WMNF and Rob Lorei at odds over alleged ‘slur’ that led to his firing

And members of the Jewish community are mixed regarding the hurtfulness of the word.

click to enlarge Rob Lorei told Creative Loafing Tampa Bay that folks who understand his record at WMNF know he would never use an ethnic slur. - Kimberly DeFalco
Kimberly DeFalco
Rob Lorei told Creative Loafing Tampa Bay that folks who understand his record at WMNF know he would never use an ethnic slur.

WMNF’s ugly breakup with its co-founder, Rob Lorei, got even messier last week when the community radio station’s board issued a new statement regarding its April firing of the 66-year-old news director who helped start the station nearly 42 years ago.

In a message to station volunteers, Will Greaves—President of WMNF 88.5-FM’s board of directors—accused Lorei of promoting false and misleading statements about the April firing and cited Lorei’s November 2020 use of “an ethnic slur towards a listener from a station email account” as the reason for his termination.

But Lorei told Creative Loafing Tampa Bay that folks who understand his record at WMNF know he would never use an ethnic slur. “I did use a political term in an email to a listener who wrote in to downplay the dangers of the Proud Boys,” Lorei added.

Proud Boys marched through downtown Tampa flashing ‘white power’ symbols last weekend

Proud Boys are a neo-facist, right-wing group whose members have been seen wearing shirts that say “6MWE,” which stands for "6 million wasn't enough"— a reference to the 6 million Jewish people murdered during the Holocaust. Just last weekend, members of the Proud Boys marched through downtown Tampa flashing “white power” symbols as part of a march against coronavirus restrictions. NPR says that “so far, 32 members of the group have been arrested and charged with Jan. 6 offenses, more than any other organization,” adding that Proud Boys also have their eyes on local elections across the U.S.

Lorei told St. Pete Catalyst that after several emails, he grew exasperated and told the listener that he was siding with fascists. “I said it in slightly stronger words, but that’s what I said to him,” Lorei explained.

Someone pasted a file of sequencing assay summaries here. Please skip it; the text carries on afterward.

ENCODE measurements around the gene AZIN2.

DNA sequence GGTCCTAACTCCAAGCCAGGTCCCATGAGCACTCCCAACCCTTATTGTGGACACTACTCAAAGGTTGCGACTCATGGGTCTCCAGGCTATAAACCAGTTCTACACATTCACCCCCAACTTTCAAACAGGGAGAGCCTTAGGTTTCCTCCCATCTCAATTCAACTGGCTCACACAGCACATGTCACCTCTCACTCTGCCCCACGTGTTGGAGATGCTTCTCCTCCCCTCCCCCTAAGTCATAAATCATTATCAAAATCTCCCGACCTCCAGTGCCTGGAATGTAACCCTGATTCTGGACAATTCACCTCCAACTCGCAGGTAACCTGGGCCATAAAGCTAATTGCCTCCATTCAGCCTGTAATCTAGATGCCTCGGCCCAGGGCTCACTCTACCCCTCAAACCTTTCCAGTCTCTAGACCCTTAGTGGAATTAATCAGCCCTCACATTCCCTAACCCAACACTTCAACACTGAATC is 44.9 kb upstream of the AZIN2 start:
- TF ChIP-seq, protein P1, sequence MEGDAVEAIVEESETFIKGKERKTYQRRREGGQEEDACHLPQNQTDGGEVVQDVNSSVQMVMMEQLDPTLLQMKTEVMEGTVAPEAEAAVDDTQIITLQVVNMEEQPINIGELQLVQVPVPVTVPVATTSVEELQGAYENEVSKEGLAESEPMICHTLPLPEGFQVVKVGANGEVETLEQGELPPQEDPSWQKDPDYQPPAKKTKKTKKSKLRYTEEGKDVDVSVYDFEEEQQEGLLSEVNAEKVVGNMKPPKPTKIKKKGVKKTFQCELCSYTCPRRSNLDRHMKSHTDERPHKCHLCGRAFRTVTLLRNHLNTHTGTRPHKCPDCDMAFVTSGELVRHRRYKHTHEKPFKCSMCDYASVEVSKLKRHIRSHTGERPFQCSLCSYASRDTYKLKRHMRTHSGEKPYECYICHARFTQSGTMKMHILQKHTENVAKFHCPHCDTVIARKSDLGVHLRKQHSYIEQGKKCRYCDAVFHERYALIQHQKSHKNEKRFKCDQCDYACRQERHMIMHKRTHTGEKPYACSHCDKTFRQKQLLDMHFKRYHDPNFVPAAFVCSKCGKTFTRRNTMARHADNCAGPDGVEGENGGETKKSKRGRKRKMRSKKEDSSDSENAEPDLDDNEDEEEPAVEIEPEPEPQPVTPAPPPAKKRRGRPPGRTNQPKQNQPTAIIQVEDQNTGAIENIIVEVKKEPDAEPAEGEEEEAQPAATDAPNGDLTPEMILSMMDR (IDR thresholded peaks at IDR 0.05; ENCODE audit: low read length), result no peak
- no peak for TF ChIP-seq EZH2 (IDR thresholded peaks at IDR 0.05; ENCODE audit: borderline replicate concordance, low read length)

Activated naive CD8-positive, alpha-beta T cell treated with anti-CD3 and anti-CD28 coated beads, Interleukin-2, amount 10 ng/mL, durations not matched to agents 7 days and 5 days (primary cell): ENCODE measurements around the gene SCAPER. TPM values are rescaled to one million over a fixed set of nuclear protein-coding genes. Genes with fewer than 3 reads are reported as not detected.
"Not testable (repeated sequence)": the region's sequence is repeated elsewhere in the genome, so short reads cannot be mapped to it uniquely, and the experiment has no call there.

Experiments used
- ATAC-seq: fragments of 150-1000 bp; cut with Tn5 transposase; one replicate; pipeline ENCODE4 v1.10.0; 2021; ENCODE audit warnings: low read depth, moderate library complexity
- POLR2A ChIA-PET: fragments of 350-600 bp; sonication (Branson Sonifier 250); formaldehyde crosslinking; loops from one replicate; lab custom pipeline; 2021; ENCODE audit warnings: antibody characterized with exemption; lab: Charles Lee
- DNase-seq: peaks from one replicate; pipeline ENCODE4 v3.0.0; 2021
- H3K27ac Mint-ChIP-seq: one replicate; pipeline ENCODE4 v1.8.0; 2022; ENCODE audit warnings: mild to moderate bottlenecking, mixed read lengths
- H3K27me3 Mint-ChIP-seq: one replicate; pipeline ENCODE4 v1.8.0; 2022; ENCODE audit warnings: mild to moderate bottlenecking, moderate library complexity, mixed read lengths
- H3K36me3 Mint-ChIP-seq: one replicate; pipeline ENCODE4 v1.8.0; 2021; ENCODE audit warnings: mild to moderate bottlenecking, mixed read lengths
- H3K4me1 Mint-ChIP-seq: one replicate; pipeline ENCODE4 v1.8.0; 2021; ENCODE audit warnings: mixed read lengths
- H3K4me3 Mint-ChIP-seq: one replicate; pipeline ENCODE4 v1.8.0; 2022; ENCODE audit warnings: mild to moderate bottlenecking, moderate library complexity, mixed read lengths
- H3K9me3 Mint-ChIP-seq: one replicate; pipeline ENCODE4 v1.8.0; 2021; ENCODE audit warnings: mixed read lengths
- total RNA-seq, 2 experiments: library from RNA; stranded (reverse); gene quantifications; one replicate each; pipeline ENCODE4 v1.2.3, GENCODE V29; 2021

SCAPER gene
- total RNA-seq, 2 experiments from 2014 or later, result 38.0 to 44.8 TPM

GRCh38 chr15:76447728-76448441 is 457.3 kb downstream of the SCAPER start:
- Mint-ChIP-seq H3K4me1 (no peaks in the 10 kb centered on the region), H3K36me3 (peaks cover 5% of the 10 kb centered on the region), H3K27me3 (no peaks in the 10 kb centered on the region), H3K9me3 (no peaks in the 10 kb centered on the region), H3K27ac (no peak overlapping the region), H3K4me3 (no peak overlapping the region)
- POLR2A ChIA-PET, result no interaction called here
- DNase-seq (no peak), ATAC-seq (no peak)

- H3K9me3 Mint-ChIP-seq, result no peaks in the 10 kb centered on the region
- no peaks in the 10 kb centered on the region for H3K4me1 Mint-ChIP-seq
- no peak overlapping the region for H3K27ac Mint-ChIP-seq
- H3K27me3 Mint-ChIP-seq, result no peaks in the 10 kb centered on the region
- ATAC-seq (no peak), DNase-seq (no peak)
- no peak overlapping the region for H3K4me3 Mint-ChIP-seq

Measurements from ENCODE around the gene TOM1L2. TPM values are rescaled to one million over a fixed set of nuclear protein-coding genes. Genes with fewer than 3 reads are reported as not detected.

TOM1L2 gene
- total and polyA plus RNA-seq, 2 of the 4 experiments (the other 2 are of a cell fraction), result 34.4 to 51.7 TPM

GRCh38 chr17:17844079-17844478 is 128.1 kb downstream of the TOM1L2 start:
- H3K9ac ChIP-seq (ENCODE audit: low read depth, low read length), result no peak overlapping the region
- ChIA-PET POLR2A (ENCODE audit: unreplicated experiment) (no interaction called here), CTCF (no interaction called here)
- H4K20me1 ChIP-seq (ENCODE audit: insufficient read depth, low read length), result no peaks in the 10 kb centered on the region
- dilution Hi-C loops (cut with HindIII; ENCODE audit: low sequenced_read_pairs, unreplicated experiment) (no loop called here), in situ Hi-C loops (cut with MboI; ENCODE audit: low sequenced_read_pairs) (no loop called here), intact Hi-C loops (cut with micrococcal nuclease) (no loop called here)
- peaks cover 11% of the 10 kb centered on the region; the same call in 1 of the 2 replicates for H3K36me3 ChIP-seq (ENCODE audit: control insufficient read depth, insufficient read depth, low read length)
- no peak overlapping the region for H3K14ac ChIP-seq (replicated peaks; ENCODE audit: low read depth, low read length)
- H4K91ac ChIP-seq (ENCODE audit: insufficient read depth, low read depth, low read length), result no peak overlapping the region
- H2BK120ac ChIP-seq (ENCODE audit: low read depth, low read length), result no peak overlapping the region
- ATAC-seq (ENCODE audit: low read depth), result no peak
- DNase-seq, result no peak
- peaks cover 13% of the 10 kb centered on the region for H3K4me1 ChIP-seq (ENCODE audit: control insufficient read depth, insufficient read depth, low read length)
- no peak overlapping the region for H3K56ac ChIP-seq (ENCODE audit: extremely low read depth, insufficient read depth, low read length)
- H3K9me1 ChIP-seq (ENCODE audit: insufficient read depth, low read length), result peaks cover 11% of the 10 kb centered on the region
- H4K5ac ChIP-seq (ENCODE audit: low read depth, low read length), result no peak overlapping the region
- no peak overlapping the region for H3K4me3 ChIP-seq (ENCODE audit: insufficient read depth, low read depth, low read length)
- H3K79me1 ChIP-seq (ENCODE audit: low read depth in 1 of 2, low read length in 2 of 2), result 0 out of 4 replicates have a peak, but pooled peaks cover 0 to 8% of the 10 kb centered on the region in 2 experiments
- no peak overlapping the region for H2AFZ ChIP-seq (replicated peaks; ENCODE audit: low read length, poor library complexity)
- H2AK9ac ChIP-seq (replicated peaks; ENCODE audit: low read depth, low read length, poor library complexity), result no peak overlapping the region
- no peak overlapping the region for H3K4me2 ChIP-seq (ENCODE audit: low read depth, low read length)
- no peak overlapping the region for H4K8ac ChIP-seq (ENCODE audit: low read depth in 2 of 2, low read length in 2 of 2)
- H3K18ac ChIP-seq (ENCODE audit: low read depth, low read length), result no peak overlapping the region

The word Lorei used was “kapo.” 

Lorei described the word as a term for “people in concentration camps used to describe people who sided with their captors.” Greaves told CL he did not see it as a political term, adding that, “It was an anti-Semitic racial slur that is highly offensive to any Jewish person.”

“After I was fired I went to the U.S. Holocaust Museum website and looked it up. And it’s not listed there as an ethnic smear. If the board says it’s an ethnic slur, OK, but I used it in a political context,” Lorei told the Catalyst.

Lorei told CL shortly after the November 2020 exchange, the listener he argued with protested outside the station with a sign that said something to the effect of “WMNF host accuses me of being a kapo.” Somehow, the sign got into the newsroom and eventually caught the attention of Rick Fernandes—WMNF’s new General Manager hired in October of 2019.

“I told [Fernandes] the whole story, including the term ‘kapo,’ and he laughed and he said don't email this guy again,” Lorei explained.

But roughly three months later, Lorei was fired by WMNF for the second time in a year.

(The station’s previous GM, Craig Kopp, fired Lorei in February 2019 for unrelated reasons, but he filed a grievance and got his job back a month later; Kopp resigned shortly after Lorei was rehired.)

Greaves’ letter to WMNF volunteers said, as soon as the Board discovered the email, it directed Fernandes to terminate Lorei for “gross misconduct.”

Lorei said the listener’s protest sign didn’t leave the newsroom and was still there on the day he was fired and locked out of his office and email.

CL asked Greaves to detail some of the alleged Lorei falsehoods mentioned in the board statement and inquired about the 5-month gap between Lorei’s use of the word “kapo” and the board’s discovery of the incident.

Greaves told CL, “that is when we found out about it. I have no further comment.” He also declined CL’s request to review the emails between Lorei and the listener.

“Our goals [sic] was to correct the record. I believe we have accomplished that,” Greaves added. “Those who want to continue to believe Rob's lies will continue to do so no matter what.”

And while most folks agree that it was not the best choice of words, many in the community do believe that Lorei never meant to use the word in an anti-semitic manner.